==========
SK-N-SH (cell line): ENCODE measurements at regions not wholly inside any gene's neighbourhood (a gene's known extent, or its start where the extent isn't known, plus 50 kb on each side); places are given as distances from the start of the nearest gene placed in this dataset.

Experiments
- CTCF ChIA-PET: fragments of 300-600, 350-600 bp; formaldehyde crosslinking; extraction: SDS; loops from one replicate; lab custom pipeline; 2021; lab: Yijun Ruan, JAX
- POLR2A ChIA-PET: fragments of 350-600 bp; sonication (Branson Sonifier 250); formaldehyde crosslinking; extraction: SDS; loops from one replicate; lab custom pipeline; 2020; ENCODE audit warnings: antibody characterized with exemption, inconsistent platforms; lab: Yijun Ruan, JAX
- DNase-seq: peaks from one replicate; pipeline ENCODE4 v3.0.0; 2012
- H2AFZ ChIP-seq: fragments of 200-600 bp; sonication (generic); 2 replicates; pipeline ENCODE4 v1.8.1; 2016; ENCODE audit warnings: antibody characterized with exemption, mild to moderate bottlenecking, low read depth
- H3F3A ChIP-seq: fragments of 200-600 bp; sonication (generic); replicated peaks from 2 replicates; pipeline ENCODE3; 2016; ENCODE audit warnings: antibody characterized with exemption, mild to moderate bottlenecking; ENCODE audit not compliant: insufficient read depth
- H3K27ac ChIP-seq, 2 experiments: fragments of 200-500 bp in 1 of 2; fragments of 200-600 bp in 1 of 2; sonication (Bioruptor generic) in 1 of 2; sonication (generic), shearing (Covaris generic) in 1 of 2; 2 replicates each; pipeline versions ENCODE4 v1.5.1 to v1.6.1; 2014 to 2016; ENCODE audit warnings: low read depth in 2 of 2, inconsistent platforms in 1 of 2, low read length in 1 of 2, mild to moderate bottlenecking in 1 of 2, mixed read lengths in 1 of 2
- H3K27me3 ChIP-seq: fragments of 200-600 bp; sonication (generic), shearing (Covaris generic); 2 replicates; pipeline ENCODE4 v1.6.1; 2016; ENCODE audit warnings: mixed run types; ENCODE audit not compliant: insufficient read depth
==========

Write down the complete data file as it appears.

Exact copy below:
SK-N-SH (cell line): ENCODE measurements at regions not wholly inside any gene's neighbourhood (a gene's known extent, or its start where the extent isn't known, plus 50 kb on each side); places are given as distances from the start of the nearest gene placed in this dataset.

Experiments
- CTCF ChIA-PET: fragments of 300-600, 350-600 bp; formaldehyde crosslinking; extraction: SDS; loops from one replicate; lab custom pipeline; 2021; lab: Yijun Ruan, JAX
- POLR2A ChIA-PET: fragments of 350-600 bp; sonication (Branson Sonifier 250); formaldehyde crosslinking; extraction: SDS; loops from one replicate; lab custom pipeline; 2020; ENCODE audit warnings: antibody characterized with exemption, inconsistent platforms; lab: Yijun Ruan, JAX
- DNase-seq: peaks from one replicate; pipeline ENCODE4 v3.0.0; 2012
- H2AFZ ChIP-seq: fragments of 200-600 bp; sonication (generic); 2 replicates; pipeline ENCODE4 v1.8.1; 2016; ENCODE audit warnings: antibody characterized with exemption, mild to moderate bottlenecking, low read depth
- H3F3A ChIP-seq: fragments of 200-600 bp; sonication (generic); replicated peaks from 2 replicates; pipeline ENCODE3; 2016; ENCODE audit warnings: antibody characterized with exemption, mild to moderate bottlenecking; ENCODE audit not compliant: insufficient read depth
- H3K27ac ChIP-seq, 2 experiments: fragments of 200-500 bp in 1 of 2; fragments of 200-600 bp in 1 of 2; sonication (Bioruptor generic) in 1 of 2; sonication (generic), shearing (Covaris generic) in 1 of 2; 2 replicates each; pipeline versions ENCODE4 v1.5.1 to v1.6.1; 2014 to 2016; ENCODE audit warnings: low read depth in 2 of 2, inconsistent platforms in 1 of 2, low read length in 1 of 2, mild to moderate bottlenecking in 1 of 2, mixed read lengths in 1 of 2
- H3K27me3 ChIP-seq: fragments of 200-600 bp; sonication (generic), shearing (Covaris generic); 2 replicates; pipeline ENCODE4 v1.6.1; 2016; ENCODE audit warnings: mixed run types; ENCODE audit not compliant: insufficient read depth